February 16, 2010
Yukiya Sakuragi – Viz – 2010 – 21+ volumes
I will be the first to admit that this series is little more than shallow fun. It took me a long time to get into it, but I can say as of now that I’m enjoying each volume quite a bit, which goes against a lot of my better judgement. Suguri is a positive main character that has her hands in a lot of interesting things (from dog dancing to finding homes for mutts to discovering dog lineage), but she can also be annoyingly ditzy, and the episodes, while enjoyable, stop just short of turning the series into something more. As I’ve said before, the series does its best to appeal to dog lovers, but doesn’t really try to reach outside that circle. There’s nothing wrong with that, and it’s a fine dog manga. One of the best I’ve read. But just keep in mind that that’s all there is to it while you read it.
It’s also pretty calculated at certain parts to blatantly appeal to the reader’s sympathies. When the dog that finally finds a home is ejected for reasons that are obviously not his fault, we feel bad for Suguri. When he finally does get a permanent home in a wealthy home with a couple kids and a yard, and the ten commandments of owning a dog are panning through with cheesy shots of the family playing with the dog, I mean… it’s kind of a bittersweet moment, since it goes to the trouble of chronicling the dog’s life. But most readers are going to be aware that it’s really trying hard to be sad. If you’ve ever owned a dog (I haven’t), it probably stirs some sad memories too. Whatever.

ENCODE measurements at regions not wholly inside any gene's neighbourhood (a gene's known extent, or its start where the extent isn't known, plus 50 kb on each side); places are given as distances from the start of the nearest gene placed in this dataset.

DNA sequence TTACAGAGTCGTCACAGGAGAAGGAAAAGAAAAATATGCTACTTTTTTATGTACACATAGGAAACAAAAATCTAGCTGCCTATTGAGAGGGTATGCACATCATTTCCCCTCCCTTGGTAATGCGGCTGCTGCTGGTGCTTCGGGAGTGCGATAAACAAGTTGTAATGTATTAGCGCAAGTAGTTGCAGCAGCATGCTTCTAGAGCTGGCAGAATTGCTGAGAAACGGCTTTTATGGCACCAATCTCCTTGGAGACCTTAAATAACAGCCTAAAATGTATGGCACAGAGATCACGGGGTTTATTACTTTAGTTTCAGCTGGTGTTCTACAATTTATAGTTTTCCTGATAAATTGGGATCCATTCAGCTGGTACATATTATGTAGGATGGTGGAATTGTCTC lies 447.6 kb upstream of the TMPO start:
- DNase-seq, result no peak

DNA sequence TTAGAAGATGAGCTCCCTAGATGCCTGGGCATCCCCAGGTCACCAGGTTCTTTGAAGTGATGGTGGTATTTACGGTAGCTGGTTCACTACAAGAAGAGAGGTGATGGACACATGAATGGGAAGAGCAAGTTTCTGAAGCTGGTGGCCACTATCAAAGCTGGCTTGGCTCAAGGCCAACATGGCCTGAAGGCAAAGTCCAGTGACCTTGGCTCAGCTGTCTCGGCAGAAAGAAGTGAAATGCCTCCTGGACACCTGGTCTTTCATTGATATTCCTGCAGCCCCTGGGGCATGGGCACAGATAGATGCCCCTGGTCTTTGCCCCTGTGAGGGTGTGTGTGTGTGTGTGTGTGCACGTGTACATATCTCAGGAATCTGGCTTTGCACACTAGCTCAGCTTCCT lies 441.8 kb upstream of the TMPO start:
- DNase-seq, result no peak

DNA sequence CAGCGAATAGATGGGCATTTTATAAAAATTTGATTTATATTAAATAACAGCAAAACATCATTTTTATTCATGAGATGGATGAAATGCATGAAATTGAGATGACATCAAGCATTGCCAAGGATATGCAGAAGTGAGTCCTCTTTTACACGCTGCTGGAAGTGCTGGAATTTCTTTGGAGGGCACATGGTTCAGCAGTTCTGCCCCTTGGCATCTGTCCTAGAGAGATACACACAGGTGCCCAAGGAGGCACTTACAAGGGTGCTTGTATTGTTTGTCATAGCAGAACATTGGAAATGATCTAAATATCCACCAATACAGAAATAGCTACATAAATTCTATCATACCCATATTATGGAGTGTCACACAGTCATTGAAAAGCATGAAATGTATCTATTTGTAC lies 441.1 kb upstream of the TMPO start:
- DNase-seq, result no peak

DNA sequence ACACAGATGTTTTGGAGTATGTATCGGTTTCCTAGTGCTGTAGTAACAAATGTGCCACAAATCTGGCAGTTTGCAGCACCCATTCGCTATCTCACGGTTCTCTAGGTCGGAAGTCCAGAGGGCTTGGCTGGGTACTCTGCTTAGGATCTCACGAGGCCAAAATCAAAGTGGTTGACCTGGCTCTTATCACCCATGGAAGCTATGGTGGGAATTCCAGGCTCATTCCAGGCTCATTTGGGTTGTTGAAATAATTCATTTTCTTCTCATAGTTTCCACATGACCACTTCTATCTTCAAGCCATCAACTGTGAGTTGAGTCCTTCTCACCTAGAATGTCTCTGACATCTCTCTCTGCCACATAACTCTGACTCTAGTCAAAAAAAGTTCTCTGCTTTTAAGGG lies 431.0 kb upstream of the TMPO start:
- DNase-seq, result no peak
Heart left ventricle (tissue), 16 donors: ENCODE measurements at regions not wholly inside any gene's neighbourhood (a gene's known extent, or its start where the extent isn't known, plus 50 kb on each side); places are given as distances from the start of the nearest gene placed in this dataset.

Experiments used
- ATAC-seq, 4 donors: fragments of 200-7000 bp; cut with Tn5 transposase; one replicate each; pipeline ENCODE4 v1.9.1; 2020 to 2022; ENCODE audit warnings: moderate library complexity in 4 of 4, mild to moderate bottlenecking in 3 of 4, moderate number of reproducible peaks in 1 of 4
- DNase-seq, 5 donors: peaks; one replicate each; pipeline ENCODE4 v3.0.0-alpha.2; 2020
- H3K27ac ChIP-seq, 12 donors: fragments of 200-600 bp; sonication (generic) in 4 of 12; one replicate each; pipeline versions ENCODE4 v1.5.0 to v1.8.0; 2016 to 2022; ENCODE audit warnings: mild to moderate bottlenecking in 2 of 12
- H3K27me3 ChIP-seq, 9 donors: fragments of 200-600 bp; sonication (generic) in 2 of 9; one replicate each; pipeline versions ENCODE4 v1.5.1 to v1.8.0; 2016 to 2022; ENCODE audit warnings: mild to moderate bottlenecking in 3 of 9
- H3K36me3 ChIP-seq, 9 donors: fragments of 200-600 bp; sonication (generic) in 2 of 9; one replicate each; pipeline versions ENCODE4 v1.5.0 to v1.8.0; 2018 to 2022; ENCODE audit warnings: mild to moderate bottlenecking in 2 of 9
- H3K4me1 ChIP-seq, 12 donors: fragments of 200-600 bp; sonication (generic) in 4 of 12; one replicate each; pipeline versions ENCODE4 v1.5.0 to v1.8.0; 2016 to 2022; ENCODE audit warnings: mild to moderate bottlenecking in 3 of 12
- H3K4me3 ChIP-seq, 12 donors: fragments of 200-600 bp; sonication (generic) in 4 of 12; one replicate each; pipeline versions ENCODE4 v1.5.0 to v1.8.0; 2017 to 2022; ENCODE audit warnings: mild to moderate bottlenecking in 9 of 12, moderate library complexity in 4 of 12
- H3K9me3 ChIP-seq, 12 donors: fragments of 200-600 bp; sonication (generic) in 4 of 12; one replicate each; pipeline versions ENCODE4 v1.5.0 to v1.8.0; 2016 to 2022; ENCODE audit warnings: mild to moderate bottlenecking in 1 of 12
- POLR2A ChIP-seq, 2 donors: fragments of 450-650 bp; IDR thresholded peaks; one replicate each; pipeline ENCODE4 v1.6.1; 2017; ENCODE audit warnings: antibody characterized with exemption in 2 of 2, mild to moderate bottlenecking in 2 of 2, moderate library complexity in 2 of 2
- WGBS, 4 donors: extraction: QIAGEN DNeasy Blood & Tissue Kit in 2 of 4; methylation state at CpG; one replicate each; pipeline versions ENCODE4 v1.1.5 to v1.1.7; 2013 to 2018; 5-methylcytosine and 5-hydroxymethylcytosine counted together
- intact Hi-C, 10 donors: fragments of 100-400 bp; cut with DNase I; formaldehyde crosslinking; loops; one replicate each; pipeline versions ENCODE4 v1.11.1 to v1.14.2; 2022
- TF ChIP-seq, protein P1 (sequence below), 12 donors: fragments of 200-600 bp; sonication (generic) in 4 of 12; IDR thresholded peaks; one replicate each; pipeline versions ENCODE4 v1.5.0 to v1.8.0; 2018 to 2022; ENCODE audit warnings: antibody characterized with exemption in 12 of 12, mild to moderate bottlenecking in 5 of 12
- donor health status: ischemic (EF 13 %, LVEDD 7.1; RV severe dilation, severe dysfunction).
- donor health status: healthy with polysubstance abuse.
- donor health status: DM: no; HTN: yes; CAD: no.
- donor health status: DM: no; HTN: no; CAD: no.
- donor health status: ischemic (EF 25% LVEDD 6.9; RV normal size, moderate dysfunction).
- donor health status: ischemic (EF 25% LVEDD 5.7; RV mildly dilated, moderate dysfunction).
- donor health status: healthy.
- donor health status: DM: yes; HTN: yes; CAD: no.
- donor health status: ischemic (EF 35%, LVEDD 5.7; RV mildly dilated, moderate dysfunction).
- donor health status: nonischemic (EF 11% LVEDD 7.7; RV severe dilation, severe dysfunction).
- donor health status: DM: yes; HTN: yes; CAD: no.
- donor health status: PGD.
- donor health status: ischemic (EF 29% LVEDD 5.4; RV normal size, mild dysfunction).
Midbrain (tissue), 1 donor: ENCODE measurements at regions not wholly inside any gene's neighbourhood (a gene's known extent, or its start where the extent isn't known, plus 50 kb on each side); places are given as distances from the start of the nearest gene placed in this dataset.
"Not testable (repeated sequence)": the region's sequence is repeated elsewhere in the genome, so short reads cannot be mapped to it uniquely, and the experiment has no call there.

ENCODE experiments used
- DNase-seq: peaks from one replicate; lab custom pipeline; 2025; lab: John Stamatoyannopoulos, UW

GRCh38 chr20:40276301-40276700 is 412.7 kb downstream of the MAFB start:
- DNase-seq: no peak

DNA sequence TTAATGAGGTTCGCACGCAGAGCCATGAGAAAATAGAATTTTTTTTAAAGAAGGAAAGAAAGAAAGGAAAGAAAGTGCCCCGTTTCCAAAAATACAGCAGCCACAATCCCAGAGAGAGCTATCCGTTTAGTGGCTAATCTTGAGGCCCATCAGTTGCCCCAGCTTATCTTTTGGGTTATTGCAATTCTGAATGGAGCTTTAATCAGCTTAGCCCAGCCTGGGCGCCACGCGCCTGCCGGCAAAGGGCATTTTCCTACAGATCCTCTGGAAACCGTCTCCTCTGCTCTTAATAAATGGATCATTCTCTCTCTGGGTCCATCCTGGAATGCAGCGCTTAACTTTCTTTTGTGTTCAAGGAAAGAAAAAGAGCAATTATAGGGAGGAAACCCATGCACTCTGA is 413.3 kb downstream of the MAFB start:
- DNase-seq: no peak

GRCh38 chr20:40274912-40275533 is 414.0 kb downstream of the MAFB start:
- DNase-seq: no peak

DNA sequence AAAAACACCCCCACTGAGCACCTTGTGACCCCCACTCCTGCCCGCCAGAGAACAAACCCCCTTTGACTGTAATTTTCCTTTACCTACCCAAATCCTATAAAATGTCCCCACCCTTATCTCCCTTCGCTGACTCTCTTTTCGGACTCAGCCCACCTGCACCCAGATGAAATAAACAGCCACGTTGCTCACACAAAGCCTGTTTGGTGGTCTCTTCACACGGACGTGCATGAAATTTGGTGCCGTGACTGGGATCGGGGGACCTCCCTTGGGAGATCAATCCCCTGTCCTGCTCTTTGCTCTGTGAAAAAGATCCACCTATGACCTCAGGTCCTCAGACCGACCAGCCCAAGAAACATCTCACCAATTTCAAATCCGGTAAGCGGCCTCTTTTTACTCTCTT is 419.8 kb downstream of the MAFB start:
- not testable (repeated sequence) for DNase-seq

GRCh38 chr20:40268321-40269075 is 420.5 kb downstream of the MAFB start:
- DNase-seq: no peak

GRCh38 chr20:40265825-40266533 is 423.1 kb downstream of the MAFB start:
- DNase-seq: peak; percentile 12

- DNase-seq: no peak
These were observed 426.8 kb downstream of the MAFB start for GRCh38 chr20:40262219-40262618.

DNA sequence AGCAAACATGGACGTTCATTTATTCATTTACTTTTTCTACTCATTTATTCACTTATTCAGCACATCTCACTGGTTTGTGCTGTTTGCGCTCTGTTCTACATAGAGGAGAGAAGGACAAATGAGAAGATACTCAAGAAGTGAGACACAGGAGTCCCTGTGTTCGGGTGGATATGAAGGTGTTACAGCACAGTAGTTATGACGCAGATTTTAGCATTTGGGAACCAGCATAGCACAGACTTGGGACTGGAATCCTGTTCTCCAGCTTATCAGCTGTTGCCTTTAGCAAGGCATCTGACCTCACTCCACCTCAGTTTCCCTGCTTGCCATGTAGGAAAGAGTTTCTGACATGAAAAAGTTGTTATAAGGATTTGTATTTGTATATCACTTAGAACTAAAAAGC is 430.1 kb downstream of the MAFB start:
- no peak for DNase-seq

Older plotlines do come up towards the end of the book when Suguri’s visit to home lead her back to the man that kidnapped her as a girl. I wasn’t aware that this had happened, but I wasn’t missing out on anything at all since the whole story is explained in this volume (more points for Inubaka – it really is a series you can pick up and enjoy at any volume, a rare thing for manga). It’s serious, but again, I feel like it’s going through the motions of being a pretty serious stalker story rather than going for actual plot and character development. Within the context of the series, however, it works just fine.
One thing that still bothers me is that it is still immediately obvious that this ran in a men’s magazine. Suguri wears silly costumes, short skirts, and she’s the perfect cute, naieve, and ditzy girl. The story is pretty vanilla and very close to being family friendly at most points, but then something disturbing will happen, like a teenage boy admitting he wants to keep a 4-year-old girl as a pet, or a weirdo who slaughters pets in the park, and then it’s not so okay for all ages. A real shame, since it’s otherwise a very sweet, shallow, and enjoyable series. And it still is, just not for anyone under, say, thirteen or fourteen or so. And it’s rated Older Teens, appropriately, so that’s fine.
This was a review copy provided by Viz.